After Sebastian St. Cyr is arrested for a murder he didn’t commit, and blamed for another potential death, he escapes from custody, and decides the only way to not be executed for murder or spend his life on the run is to clear his name by investigating the murder himself. Fortunately, he worked in intelligence during his time in the Army while fighting Napoleon, so he has skill set that actually comes in handy for this type of investigation.
It is 1811, and the murder of which St. Cyr is accused is very scandalous and head line grabbing. Rachel, an 18 year old actress, was found murdered and raped in front of the altar of an old church in Westminster. Suspicions fall to Viscount Devlin because a pistol with his emblem was found at the scene and Rachel’s maid reports that Rachel had an appointment with St. Cyr. While the initial read is that Rachel’s murder may have involved a jilted or jealous lover or maybe a stalker, St. Cyr quickly realizes that Rachel was involved in a rather deep web of intrigue and while she had many friends, she also had a few enemies, leading to a very complex case with ever shifting suspects and motives.
The case brings Kat Boleyn back into Sebastian’s life. She is an actress currently in a production with Rachel, and six years prior, she and St. Cyr were romantically involved until she ended things with him. He went to war in France while she became the toast of the town through her acting. Due to their interactions, they end up rekindling their old flame as St. Cyr learns more about the circumstances of six years before.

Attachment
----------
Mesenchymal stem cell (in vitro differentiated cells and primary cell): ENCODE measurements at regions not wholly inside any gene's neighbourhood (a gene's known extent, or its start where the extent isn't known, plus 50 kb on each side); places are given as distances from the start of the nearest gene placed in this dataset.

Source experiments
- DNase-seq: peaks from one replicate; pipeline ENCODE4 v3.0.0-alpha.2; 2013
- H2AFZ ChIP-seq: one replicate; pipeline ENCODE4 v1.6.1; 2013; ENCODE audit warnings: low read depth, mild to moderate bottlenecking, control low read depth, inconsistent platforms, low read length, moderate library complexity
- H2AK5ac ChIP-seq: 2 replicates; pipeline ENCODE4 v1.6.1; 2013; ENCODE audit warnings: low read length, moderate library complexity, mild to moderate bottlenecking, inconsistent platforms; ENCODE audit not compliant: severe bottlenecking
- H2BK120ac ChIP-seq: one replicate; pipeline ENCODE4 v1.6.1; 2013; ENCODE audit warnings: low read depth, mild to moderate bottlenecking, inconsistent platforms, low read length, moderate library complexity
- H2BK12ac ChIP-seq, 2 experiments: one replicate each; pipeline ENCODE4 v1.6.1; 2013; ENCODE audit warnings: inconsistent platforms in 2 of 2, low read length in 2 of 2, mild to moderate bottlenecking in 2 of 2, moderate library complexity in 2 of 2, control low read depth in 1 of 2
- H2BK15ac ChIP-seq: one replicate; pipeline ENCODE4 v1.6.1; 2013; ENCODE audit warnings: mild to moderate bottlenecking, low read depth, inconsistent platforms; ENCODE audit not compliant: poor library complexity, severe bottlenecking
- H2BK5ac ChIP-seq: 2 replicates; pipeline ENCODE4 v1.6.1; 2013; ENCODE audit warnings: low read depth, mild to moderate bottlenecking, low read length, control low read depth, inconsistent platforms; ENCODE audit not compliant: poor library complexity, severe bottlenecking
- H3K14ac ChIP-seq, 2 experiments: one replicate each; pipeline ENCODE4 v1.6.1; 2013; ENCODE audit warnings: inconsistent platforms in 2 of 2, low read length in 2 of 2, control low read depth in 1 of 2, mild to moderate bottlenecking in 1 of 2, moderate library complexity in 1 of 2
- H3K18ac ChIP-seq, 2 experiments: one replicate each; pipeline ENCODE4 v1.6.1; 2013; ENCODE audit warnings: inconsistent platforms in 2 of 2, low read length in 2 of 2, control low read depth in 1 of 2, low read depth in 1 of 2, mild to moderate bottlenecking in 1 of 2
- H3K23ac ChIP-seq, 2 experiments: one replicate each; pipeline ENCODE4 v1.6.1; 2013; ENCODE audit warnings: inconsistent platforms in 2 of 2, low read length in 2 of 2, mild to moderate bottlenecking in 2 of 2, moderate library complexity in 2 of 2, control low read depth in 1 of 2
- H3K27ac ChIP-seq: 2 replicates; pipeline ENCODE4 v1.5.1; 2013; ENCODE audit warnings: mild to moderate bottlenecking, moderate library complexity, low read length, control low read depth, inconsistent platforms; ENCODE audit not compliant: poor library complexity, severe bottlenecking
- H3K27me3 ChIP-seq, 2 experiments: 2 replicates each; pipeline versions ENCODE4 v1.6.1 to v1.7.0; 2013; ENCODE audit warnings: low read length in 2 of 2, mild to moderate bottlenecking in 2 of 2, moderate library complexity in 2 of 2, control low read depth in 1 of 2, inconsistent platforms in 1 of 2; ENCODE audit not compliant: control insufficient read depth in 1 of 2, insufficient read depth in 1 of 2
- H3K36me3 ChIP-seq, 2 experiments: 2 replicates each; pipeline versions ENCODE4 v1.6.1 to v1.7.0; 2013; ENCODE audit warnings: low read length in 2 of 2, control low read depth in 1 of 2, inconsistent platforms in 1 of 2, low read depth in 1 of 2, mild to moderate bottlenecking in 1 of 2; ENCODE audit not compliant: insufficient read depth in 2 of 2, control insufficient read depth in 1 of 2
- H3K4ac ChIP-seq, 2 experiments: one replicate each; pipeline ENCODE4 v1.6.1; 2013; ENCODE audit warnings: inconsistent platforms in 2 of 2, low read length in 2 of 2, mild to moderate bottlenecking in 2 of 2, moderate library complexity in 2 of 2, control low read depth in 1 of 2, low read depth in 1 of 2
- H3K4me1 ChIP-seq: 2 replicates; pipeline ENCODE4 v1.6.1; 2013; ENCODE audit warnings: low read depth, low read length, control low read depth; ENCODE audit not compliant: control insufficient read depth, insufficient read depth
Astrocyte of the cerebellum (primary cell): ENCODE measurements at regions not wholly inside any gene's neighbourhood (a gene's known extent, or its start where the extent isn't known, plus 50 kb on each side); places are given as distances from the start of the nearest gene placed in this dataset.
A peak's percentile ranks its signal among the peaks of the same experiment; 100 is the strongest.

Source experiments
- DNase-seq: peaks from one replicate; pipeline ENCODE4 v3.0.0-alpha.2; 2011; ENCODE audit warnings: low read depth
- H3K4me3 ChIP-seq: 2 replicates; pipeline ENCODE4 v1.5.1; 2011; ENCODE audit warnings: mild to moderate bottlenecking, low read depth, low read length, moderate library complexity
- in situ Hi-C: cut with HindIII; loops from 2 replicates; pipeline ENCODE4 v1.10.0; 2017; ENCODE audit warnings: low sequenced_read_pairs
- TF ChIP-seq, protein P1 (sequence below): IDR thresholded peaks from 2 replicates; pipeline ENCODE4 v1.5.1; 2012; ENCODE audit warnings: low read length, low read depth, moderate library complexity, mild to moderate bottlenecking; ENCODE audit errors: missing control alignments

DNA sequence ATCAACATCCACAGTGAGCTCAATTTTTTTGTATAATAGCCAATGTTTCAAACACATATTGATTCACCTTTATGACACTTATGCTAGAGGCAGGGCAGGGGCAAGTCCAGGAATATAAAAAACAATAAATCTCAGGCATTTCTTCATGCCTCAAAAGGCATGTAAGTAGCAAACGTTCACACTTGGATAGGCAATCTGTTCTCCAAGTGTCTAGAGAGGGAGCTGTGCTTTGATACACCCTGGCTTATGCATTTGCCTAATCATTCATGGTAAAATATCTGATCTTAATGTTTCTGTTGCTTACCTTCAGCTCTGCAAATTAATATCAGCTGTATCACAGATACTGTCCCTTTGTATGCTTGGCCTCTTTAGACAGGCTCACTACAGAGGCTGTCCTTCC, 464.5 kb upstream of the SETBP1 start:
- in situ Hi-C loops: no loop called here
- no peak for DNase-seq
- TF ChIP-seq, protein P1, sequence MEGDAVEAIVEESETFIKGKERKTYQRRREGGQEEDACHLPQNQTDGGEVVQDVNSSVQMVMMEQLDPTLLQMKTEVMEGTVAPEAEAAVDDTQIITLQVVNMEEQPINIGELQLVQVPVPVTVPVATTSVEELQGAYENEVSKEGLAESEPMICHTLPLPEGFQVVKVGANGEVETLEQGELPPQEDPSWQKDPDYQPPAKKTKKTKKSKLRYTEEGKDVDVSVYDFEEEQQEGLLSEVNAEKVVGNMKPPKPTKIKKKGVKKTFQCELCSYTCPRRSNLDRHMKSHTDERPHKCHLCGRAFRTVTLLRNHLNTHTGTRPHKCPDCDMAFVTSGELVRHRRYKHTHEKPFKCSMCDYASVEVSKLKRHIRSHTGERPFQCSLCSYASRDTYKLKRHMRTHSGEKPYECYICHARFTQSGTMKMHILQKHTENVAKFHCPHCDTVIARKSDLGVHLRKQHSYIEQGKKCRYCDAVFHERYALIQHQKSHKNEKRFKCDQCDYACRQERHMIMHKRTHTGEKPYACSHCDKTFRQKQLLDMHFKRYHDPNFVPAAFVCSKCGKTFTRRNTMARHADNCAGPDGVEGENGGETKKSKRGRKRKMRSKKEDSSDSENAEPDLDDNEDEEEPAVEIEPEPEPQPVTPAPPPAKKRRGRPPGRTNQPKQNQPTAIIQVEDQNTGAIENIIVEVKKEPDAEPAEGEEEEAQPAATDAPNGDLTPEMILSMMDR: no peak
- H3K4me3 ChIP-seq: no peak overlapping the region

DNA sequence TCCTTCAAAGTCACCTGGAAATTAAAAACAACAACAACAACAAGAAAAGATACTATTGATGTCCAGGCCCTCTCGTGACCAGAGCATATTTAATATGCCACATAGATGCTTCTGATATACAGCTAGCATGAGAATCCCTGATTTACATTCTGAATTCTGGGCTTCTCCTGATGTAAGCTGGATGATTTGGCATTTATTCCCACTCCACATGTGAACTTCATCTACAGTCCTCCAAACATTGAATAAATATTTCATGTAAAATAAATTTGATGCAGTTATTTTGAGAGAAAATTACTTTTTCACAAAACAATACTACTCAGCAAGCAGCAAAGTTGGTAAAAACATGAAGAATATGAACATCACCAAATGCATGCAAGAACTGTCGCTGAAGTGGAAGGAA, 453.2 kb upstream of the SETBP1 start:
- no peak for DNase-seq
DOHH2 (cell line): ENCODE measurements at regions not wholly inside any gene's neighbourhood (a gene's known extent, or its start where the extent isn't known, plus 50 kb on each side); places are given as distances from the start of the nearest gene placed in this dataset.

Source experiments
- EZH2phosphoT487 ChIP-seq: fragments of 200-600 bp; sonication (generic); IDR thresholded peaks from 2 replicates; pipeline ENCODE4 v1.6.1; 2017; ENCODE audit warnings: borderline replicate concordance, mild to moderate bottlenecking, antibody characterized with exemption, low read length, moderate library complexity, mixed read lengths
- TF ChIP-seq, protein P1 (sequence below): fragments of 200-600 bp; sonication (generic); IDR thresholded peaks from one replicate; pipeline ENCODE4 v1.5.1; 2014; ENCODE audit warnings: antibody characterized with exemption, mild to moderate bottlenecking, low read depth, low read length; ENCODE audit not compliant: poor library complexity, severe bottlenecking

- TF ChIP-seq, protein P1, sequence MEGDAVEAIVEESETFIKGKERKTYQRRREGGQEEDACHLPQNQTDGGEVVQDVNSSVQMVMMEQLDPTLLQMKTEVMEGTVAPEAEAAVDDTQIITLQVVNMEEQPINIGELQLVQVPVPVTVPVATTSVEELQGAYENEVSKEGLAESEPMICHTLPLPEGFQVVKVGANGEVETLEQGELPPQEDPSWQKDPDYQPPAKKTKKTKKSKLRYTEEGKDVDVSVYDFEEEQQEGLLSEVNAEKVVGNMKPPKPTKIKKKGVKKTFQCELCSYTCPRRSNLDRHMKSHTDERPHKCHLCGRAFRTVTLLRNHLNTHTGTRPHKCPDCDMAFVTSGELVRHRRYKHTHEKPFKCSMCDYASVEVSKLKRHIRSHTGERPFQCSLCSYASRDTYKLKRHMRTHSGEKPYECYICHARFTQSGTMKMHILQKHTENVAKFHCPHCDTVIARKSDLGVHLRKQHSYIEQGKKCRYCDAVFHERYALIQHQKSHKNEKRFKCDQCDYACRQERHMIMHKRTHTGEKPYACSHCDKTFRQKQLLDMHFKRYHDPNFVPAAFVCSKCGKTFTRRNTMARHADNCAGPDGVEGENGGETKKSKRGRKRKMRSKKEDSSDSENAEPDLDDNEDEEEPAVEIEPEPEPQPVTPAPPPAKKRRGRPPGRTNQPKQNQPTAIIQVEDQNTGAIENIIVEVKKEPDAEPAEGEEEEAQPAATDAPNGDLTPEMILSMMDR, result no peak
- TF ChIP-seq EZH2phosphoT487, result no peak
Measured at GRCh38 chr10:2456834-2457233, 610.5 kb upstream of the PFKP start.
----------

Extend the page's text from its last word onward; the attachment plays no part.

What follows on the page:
The novel also introduces Hero Jarvis, daughter of one of the powers behind the crown. While she only has a short appearance, her introduction is so memorable that I have a feeling she will be appearing later on in the series with a larger role, especially since a future earl and an actress don’t have a future outside of romance novels. (While this is currently only speculation, this potential future plot development actually feels reminiscent of another series/story but I can’t quite place my finger on which one – I don’t think it was The Pink Carnation since all those novels have different protagonists. I guess it’s a common trope – femme fatale leaves hero for his own good, he ends up with the pragmatic woman, only for the femme fatale to return to his life once he was feeling settled/happy with his new relationship – at least that is my prediction for what will happen later in this series).
I really enjoyed this one even though within the wider story, I could see a few familiar tropes. The thing is, though, tropes are fine if they used well, and so far, I am enjoying the way familiar stories are being set up. I am especially looking forward to getting more into Sebastian’s family and his relationship with his father, his older sister, and learning more about the details of the deaths of his mother and two older brothers, which left him as his father’s heir.